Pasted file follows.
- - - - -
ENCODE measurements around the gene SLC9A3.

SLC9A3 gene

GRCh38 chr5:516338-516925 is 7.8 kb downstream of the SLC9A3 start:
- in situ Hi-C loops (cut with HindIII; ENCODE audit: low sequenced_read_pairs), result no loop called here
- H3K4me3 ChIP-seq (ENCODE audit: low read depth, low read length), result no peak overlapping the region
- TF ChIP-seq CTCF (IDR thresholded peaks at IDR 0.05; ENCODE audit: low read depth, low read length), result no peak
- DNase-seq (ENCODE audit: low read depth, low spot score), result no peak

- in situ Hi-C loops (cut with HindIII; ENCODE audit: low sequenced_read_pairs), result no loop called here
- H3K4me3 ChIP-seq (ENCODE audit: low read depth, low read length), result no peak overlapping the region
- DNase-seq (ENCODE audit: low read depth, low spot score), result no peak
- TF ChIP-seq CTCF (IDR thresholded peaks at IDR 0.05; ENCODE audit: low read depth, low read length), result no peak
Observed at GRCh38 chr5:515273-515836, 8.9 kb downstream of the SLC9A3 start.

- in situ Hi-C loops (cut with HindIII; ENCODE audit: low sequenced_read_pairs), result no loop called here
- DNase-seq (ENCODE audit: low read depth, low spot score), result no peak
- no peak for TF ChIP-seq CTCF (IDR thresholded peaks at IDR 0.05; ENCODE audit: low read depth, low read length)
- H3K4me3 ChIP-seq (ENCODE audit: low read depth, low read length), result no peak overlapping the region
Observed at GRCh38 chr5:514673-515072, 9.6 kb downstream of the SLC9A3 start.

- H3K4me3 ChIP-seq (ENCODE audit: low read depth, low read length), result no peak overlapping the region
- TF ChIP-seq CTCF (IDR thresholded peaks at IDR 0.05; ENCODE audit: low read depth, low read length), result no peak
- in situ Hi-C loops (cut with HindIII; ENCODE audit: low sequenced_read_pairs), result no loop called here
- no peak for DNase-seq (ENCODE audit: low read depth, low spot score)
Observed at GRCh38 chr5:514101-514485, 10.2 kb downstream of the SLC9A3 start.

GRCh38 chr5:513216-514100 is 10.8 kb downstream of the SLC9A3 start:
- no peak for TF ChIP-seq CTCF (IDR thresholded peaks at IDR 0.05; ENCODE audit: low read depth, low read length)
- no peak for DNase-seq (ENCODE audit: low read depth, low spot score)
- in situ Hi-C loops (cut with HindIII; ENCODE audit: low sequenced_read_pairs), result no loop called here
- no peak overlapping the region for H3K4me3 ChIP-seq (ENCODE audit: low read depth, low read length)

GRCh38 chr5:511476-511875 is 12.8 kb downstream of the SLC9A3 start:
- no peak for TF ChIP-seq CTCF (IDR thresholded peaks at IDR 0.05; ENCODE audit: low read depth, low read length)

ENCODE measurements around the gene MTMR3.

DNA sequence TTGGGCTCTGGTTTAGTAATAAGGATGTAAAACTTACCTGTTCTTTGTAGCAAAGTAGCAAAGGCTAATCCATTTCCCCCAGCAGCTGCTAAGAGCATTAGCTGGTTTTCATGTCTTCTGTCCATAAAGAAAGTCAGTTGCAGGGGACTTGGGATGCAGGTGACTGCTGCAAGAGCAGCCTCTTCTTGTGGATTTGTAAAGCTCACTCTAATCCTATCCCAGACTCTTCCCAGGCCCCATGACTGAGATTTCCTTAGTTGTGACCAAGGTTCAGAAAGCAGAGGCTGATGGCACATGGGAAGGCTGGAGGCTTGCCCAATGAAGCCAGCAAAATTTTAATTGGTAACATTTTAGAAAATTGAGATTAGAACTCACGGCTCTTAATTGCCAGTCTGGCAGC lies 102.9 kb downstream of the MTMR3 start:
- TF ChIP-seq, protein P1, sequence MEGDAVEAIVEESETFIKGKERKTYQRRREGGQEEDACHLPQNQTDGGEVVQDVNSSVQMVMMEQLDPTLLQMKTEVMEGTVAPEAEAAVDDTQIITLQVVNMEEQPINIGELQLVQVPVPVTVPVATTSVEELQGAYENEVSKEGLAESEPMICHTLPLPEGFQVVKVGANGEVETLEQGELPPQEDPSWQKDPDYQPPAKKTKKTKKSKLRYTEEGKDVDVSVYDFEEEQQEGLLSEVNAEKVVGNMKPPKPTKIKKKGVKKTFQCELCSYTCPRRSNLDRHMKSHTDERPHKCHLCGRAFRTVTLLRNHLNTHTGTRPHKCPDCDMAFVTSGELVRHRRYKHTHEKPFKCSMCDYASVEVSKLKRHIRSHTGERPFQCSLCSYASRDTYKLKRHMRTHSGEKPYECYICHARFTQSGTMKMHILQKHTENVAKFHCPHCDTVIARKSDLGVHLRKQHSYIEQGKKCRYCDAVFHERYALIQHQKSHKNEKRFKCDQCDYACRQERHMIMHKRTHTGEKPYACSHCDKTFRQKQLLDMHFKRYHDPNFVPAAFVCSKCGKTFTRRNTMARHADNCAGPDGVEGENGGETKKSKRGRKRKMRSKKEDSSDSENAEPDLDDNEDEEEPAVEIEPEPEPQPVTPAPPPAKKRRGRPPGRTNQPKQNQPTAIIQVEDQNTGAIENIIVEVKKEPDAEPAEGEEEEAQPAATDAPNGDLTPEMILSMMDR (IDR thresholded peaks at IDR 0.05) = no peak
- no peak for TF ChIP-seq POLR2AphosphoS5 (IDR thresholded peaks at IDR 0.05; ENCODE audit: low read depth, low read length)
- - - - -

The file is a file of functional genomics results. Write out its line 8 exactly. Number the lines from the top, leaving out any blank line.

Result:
- in situ Hi-C loops (cut with HindIII; ENCODE audit: low sequenced_read_pairs), result no loop called here